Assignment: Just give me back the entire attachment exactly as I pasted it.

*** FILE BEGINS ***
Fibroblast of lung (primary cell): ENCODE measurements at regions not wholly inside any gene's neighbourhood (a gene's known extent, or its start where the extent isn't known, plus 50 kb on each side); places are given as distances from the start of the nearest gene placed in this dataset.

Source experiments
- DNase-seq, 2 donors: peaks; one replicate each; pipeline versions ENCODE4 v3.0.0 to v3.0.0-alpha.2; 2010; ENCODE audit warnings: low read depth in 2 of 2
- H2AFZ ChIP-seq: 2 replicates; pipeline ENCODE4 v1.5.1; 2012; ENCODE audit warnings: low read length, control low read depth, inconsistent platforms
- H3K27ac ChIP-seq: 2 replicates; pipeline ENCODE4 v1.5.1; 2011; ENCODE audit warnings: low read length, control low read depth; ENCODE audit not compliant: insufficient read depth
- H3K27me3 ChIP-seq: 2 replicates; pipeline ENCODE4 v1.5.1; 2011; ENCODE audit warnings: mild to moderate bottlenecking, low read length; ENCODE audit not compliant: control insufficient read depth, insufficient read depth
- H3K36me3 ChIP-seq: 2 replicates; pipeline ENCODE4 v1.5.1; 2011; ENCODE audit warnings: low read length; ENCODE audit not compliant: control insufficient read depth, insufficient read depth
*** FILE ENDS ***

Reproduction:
Fibroblast of lung (primary cell): ENCODE measurements at regions not wholly inside any gene's neighbourhood (a gene's known extent, or its start where the extent isn't known, plus 50 kb on each side); places are given as distances from the start of the nearest gene placed in this dataset.

Source experiments
- DNase-seq, 2 donors: peaks; one replicate each; pipeline versions ENCODE4 v3.0.0 to v3.0.0-alpha.2; 2010; ENCODE audit warnings: low read depth in 2 of 2
- H2AFZ ChIP-seq: 2 replicates; pipeline ENCODE4 v1.5.1; 2012; ENCODE audit warnings: low read length, control low read depth, inconsistent platforms
- H3K27ac ChIP-seq: 2 replicates; pipeline ENCODE4 v1.5.1; 2011; ENCODE audit warnings: low read length, control low read depth; ENCODE audit not compliant: insufficient read depth
- H3K27me3 ChIP-seq: 2 replicates; pipeline ENCODE4 v1.5.1; 2011; ENCODE audit warnings: mild to moderate bottlenecking, low read length; ENCODE audit not compliant: control insufficient read depth, insufficient read depth
- H3K36me3 ChIP-seq: 2 replicates; pipeline ENCODE4 v1.5.1; 2011; ENCODE audit warnings: low read length; ENCODE audit not compliant: control insufficient read depth, insufficient read depth